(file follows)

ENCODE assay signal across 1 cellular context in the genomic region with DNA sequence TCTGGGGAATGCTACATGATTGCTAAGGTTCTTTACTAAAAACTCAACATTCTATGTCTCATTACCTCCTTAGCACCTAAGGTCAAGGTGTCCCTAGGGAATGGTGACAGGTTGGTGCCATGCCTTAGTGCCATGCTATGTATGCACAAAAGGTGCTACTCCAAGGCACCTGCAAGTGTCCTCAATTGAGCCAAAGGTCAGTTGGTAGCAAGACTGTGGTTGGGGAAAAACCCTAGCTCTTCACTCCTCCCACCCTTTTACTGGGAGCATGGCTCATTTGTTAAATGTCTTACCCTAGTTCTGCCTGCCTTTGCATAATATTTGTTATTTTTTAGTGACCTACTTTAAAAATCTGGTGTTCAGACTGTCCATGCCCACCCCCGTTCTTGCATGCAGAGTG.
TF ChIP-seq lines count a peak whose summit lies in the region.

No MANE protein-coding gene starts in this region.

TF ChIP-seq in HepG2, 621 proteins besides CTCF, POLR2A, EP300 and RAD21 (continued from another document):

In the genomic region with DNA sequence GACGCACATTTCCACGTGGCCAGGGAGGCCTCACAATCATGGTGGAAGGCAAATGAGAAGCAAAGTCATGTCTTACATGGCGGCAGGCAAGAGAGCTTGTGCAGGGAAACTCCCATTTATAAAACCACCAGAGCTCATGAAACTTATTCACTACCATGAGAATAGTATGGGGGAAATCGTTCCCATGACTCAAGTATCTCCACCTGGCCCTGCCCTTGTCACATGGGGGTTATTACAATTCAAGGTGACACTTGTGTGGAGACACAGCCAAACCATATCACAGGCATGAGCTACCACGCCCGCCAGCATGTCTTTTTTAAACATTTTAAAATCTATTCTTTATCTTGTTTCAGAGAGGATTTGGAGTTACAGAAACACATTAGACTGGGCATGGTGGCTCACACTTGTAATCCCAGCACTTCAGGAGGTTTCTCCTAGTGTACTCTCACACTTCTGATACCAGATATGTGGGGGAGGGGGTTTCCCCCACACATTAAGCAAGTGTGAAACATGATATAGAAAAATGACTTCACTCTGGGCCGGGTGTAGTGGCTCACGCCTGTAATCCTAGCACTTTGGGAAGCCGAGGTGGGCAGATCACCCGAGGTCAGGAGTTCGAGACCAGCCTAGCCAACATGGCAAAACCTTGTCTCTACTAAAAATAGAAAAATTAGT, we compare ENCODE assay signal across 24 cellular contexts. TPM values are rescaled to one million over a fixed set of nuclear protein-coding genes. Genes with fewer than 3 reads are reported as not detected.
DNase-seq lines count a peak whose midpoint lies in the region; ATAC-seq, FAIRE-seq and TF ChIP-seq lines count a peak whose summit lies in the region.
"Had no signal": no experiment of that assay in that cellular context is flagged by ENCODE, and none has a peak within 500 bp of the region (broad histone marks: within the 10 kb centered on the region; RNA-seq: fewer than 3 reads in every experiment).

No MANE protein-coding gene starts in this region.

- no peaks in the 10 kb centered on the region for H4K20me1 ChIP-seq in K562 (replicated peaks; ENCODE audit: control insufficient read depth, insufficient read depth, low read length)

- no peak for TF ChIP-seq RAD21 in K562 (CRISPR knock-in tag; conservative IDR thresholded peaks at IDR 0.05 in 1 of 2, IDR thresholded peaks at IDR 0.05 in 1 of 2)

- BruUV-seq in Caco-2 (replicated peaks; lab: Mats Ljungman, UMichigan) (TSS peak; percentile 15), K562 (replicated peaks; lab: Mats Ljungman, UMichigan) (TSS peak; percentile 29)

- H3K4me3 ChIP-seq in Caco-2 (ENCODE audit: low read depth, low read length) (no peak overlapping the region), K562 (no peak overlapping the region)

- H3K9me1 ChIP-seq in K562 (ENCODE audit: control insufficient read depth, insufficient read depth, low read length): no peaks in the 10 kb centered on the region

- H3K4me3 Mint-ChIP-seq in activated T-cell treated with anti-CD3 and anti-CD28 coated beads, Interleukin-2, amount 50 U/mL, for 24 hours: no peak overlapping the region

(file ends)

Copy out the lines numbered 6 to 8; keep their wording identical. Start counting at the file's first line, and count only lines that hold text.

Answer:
DNase-seq lines count a peak whose midpoint lies in the region; ATAC-seq, FAIRE-seq and TF ChIP-seq lines count a peak whose summit lies in the region.
"Had no signal": no experiment of that assay in that cellular context is flagged by ENCODE, and none has a peak within 500 bp of the region (broad histone marks: within the 10 kb centered on the region; RNA-seq: fewer than 3 reads in every experiment).

No MANE protein-coding gene starts in this region.